When we last heard from the crew of Azzam, team Abu Dhabi’s boat in the Volvo Ocean Race, they had tucked into the southern China city of Sanya after completing the third leg of the race. They had finished a tough 4600 mile segment, and had withstood the challenges brought by the often wind-less Doldrums, for a 5th place standing.
We now re-join Captain Walker and crew in Auckland, New Zealand where they are gladly resting after a hard fought Leg 4. The start to this portion of the race was postponed due to a typhoon warning in the South China Sea, which brought waves of up to 8 meters, and which caused race organizers to split the leg into two parts. After the teams were cleared to sail they went into heavy competition to gain as much ground as possible on the 5,220 nautical mile course, passing by the northern tip of the Philippines en route to New Zealand.
This was the first time since 2001 that the race has stopped in Auckland, and as they were just shy of its shores Captain Walker noted that: “After nearly three weeks of intense racing we finally came within sight of the ‘land of the long white cloud’ – and guess what – it was covered with a long white cloud.” This did not dampen the spirits of Azzam though, and they sailed into port in a time of 20 days, 5 hours, 20 minutes, 35 seconds, maintaining their hold on 5th place.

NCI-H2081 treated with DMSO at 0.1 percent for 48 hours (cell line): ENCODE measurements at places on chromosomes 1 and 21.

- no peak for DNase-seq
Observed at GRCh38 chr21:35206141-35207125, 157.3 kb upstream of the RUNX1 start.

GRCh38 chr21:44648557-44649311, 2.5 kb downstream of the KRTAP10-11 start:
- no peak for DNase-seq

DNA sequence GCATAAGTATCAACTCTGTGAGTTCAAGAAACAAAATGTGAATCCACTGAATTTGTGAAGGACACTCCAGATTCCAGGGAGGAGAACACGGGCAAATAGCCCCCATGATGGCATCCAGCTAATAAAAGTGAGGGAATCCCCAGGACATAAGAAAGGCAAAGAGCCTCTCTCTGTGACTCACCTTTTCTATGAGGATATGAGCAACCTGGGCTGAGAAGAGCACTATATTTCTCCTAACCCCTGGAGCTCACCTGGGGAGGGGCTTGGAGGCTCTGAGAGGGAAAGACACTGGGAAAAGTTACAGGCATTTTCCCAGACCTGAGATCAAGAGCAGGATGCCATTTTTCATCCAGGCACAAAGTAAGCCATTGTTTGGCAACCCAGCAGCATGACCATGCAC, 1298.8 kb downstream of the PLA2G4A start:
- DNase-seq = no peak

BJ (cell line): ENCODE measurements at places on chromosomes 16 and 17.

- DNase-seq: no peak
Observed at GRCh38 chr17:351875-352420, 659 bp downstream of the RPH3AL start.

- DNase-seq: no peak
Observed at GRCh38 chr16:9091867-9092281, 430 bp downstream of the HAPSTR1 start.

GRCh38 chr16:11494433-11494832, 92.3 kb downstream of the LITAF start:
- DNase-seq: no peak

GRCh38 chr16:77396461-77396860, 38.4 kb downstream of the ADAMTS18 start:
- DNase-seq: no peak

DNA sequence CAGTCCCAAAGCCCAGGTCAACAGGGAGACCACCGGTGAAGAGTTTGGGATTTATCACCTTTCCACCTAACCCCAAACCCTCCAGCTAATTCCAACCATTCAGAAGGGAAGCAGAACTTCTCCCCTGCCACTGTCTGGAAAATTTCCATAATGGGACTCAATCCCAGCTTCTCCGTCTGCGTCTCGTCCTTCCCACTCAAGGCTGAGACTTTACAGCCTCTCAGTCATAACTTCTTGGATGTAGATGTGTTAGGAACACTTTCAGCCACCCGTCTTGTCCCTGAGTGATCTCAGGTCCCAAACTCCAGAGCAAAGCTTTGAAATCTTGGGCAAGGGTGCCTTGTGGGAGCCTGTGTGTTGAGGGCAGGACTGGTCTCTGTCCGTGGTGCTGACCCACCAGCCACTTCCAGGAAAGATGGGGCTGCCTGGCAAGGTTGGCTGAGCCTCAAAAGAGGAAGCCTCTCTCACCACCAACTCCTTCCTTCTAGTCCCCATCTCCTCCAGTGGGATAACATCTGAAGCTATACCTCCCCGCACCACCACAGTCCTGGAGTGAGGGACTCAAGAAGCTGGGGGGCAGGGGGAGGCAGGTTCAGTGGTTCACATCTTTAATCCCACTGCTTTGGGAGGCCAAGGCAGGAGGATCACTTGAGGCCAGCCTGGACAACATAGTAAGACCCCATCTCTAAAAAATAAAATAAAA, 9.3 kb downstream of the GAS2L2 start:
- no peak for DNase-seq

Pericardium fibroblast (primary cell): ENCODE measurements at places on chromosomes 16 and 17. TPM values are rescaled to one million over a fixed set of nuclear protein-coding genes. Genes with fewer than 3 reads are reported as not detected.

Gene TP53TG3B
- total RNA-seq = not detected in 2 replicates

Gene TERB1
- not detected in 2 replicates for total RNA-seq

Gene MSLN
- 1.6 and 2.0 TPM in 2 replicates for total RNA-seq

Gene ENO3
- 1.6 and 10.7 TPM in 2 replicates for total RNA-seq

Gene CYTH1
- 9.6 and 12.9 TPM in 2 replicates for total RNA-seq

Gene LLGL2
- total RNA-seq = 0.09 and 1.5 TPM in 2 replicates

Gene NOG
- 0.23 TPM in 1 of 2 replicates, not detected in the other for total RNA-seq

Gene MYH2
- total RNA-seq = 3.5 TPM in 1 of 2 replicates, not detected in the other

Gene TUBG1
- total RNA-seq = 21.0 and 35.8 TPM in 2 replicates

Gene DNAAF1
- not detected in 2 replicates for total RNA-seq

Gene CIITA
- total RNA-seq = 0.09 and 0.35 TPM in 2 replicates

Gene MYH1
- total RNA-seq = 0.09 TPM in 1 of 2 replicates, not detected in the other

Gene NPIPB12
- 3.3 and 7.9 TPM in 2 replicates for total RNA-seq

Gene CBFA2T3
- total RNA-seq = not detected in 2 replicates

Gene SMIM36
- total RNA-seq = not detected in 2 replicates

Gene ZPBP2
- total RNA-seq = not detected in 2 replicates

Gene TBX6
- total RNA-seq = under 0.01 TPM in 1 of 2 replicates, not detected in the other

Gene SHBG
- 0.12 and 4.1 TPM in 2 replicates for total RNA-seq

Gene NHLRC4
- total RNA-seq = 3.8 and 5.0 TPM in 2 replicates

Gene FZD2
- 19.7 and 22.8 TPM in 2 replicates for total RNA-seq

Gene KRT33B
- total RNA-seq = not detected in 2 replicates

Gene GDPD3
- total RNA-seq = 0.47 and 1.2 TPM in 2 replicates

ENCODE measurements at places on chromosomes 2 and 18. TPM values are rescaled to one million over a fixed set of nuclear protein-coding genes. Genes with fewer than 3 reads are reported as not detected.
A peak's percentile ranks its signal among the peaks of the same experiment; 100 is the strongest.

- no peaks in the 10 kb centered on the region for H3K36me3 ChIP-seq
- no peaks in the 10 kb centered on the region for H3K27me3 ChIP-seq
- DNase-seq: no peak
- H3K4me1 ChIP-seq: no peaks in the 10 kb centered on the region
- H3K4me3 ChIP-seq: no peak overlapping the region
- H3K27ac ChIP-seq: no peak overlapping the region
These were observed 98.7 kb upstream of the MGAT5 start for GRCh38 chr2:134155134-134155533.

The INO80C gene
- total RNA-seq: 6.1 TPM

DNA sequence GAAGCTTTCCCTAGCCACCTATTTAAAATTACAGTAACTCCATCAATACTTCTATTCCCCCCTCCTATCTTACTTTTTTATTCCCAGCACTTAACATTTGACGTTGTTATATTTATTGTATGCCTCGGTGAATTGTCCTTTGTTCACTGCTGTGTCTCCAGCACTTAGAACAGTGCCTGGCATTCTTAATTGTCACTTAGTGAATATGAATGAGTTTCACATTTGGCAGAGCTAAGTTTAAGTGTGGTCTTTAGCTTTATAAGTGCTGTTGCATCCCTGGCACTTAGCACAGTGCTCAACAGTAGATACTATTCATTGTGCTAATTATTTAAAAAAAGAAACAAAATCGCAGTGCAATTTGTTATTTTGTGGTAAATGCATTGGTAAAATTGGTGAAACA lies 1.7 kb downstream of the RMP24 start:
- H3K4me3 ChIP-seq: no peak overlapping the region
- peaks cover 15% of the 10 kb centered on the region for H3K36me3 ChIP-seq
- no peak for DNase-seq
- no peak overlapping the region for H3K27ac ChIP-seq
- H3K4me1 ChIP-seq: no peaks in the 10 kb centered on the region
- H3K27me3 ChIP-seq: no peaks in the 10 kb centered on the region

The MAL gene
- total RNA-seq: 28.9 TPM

Their arrival in Auckland could almost be described as “sailing coming home”, because virtually all the teams have at least one New Zealander on board. From Abu Dhabi Ocean Racing, the team sponsored by IWC Schaffhausen, 38-year-old watch leader and native Kiwi Craig Satterthwaite is particularly happy to be there: “New Zealand’s my home. I’m lucky enough to see lots of the rest of the world but each time I come back only confirms to me that it’s a very special place. It’s unique and I hope it stays that way.”
This positivity will be well used as the team finishes up their on-shore activities here in Auckland and prepares for Leg 5, the longest portion of the entire race. At 6,705 nautical miles this course through the Southern Ocean will have the boats facing “ocean swells the size of buildings, storm force winds, freezing temperatures as well as taking on Chile’s infamous Cape Horn.” The weather systems can produce winds of up to 60 knots — conditions that may set speed records in the race, but will also elevate safety concerns for everyone.
The Azzam, and the other entrants, will depart Auckland on Sunday March 18 (local time) to begin what is the second half of the race, and the next high seas adventure of the Volvo Ocean Race, and we look forward to hearing about their journey when they dock in Itajaí, on Brazil’s eastern coast.. As always our best wishes and thoughts go with them.